CPSC 220, Fall 2012
About the Second Test

The second test in CS 220 will be given in class on Friday, November 2. It will be on material that we have covered since the first test, although you will also need to know earlier material to the extent that it is a prerequisite for previous material. In particular, you still need to know all about Larc assembly language. Major topics include assembly language programming for Larc, using the stack to implement subroutines in assembly language, MIPS and other architectures, memory circuits, how Larc can be implemented in hardware, and the basic ideas of pipelining. Readings include Sections 2.5 through 2.10 and 4.1 through 4.5 in the textbook.

The format of the test will be as usual. There will be four pages. The types of questions might include: definitions, short-answer and longer essay-type questions, coding questions (using Larc assembly language), reading and interpreting code, designing circuits, and explaining what a given circuit does.

You will be provided with tables of Larc registers and assembly language instructions.

Here are some terms and ideas that you should be familiar with:

the stack and the stack pointer register, $sp, in Larc
using the stack to implement subroutines
activation records
creating and destroying activation records on the stack
saving the return address on the stack
saving "spilled" registers on the stack
calling a subroutine; the jal instruction in Larc assembly language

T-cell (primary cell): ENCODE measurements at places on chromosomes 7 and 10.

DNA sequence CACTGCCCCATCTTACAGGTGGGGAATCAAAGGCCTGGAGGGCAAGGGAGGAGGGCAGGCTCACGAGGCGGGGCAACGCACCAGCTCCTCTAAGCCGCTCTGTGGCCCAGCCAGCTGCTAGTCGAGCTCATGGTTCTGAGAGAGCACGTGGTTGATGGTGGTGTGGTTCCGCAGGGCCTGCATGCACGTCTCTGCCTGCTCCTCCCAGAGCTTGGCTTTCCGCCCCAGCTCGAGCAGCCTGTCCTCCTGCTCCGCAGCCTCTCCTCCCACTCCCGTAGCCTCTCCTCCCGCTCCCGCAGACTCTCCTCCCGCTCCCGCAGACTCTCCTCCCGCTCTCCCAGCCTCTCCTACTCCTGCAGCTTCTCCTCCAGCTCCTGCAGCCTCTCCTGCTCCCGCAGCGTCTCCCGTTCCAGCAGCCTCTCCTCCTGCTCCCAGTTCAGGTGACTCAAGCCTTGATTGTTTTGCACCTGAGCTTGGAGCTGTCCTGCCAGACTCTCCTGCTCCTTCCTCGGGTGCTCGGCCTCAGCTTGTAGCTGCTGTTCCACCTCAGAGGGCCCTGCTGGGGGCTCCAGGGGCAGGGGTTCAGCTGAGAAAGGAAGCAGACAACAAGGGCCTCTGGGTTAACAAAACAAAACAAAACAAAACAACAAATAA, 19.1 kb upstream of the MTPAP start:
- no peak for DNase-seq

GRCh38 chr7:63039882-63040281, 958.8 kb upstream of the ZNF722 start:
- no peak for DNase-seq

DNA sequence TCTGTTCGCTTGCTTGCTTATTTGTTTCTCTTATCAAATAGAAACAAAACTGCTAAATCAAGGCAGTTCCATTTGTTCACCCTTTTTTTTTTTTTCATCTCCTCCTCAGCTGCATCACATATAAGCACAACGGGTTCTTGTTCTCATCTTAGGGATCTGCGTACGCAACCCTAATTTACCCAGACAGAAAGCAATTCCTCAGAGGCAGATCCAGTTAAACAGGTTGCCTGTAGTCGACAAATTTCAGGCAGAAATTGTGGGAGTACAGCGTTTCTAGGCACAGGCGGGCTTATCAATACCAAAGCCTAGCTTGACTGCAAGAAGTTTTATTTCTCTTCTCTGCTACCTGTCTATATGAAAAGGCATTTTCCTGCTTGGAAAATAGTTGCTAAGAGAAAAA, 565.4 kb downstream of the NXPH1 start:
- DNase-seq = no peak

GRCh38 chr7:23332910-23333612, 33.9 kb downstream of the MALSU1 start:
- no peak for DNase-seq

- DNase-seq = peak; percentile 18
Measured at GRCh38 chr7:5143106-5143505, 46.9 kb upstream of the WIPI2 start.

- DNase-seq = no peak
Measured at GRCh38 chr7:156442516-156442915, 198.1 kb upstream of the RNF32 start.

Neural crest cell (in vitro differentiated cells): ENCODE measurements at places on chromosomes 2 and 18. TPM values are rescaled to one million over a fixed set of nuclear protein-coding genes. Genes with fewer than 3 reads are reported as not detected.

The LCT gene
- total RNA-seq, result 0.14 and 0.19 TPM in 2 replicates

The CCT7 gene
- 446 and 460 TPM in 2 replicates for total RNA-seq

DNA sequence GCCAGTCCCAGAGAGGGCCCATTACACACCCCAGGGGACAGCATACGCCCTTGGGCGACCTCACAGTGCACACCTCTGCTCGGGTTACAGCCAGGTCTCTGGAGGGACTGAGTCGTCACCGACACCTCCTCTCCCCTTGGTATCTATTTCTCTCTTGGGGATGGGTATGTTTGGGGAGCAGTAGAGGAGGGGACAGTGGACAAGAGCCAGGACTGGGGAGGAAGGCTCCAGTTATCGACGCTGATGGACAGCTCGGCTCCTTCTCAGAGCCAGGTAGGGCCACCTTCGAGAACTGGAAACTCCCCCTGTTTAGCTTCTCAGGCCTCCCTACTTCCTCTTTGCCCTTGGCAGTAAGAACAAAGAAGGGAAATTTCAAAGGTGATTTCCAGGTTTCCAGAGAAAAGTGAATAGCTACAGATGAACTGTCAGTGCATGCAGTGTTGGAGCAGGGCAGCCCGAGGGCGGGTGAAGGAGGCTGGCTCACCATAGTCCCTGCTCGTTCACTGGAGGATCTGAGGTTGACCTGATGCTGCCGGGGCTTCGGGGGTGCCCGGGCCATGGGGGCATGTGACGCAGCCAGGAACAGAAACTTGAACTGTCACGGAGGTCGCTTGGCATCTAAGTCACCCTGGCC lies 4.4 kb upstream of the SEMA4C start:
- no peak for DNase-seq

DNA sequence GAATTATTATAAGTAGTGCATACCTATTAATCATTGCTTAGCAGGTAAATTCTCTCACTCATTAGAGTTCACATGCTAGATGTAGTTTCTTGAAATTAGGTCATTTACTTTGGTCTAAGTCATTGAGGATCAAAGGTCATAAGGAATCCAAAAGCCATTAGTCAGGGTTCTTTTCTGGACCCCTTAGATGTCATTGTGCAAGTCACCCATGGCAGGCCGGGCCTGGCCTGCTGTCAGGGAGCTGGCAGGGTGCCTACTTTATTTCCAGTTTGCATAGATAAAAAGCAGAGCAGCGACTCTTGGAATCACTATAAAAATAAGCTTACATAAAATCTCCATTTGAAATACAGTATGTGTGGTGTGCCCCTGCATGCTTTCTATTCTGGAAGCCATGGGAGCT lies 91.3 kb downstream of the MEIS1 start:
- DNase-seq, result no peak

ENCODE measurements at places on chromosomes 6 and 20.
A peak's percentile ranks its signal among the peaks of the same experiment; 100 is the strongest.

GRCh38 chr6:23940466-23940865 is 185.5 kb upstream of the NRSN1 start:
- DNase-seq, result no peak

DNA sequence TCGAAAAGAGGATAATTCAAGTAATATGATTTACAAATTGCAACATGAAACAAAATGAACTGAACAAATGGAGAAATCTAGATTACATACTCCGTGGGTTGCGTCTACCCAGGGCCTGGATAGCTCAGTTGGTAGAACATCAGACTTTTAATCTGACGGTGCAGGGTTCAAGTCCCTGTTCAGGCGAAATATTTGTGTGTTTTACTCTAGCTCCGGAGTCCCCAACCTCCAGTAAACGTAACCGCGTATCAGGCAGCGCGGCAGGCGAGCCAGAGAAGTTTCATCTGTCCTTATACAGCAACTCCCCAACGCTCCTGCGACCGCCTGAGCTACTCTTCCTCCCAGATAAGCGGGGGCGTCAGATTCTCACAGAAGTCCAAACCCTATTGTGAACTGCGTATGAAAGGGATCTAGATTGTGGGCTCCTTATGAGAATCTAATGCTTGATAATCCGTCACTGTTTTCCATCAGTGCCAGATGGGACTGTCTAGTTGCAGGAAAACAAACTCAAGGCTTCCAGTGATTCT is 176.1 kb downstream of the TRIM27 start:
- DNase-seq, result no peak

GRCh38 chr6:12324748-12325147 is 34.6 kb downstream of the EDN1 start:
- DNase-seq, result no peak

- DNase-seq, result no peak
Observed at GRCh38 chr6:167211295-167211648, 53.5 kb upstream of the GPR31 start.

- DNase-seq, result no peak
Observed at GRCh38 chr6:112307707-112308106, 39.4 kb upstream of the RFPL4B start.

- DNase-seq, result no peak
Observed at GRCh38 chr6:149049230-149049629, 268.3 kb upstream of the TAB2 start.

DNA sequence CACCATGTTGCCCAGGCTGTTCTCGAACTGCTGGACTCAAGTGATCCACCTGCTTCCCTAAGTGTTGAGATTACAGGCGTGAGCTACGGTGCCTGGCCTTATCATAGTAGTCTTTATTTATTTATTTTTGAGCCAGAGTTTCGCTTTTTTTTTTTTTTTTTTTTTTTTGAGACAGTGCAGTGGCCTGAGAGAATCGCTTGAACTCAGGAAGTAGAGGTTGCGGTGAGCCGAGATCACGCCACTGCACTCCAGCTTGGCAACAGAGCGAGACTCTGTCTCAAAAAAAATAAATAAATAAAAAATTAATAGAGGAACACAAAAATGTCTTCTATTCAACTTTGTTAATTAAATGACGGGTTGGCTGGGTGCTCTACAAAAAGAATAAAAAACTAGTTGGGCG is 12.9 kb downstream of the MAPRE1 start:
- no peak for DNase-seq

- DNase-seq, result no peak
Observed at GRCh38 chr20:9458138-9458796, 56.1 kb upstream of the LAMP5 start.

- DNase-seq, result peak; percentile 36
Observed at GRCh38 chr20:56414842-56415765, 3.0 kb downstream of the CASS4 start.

returning from a subroutine; the jr instruction in Larc assembly language

MIPS assembly language
   32-bit instructions
   32 registers in the register file
   byte-addressable memory, and why PC goes up by 4 instead of by 1
   support for bytes and half-words as well as words in memory store/load instructions
   support for unsigned numbers
comparisons with Larc
accumulator architectures
format of assembly language instructions for accumulator architectures, such as "ADD 17"

combinatorial logic circuit
feedback loops in logic circuits
sequential logic circuit
memory circuits
Set/Reset Latch
D Latch
the clock and its role in a computer
memory circuits that "trigger" on the rising or falling clock edge
building a register from flip-flops

the Larc register file (inputs and outputs and how it can be constructed)
the Larc ALU and how it can be 
                 constructed from components that do arithmetic operations
the Larc PC and how its input is computed
the idea of the data path in Larc and MIPS
control wires and control circuits
how control circuits are designed, based on machine language opcodes
how clock inputs are used in Larc components
how multiplexors are used in the Larc simulation

pipelined CPU architectures
pipeline stages
how pipelining speeds up computation
MIPS pipeline stages:  
        Instruction fetch, instruction decode, execute, memory access, writeback
pipeline registers and what they are used for
pipeline stalls (also known as bubbles, implemented as "no-ops")
how hazards can be avoided or dealt with
pipeline hazards
data hazards; recognizing data hazards in assembly language instructions
control hazards; speculative execution